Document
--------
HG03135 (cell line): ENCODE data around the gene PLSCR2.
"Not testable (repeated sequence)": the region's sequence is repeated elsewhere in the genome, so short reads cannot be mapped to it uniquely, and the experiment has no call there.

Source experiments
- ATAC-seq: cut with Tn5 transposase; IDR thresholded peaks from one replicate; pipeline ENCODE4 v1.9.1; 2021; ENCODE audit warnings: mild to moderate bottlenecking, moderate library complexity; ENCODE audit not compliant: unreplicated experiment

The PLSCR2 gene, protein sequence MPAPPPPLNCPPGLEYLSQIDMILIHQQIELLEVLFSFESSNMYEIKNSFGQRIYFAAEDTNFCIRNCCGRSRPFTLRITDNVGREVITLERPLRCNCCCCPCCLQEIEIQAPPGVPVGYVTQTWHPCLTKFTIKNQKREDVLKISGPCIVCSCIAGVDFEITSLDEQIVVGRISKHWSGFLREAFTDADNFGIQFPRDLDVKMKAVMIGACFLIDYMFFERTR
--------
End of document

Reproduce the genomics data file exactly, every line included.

HG03135 (cell line): ENCODE data around the gene PLSCR2.
"Not testable (repeated sequence)": the region's sequence is repeated elsewhere in the genome, so short reads cannot be mapped to it uniquely, and the experiment has no call there.

Source experiments
- ATAC-seq: cut with Tn5 transposase; IDR thresholded peaks from one replicate; pipeline ENCODE4 v1.9.1; 2021; ENCODE audit warnings: mild to moderate bottlenecking, moderate library complexity; ENCODE audit not compliant: unreplicated experiment

The PLSCR2 gene, protein sequence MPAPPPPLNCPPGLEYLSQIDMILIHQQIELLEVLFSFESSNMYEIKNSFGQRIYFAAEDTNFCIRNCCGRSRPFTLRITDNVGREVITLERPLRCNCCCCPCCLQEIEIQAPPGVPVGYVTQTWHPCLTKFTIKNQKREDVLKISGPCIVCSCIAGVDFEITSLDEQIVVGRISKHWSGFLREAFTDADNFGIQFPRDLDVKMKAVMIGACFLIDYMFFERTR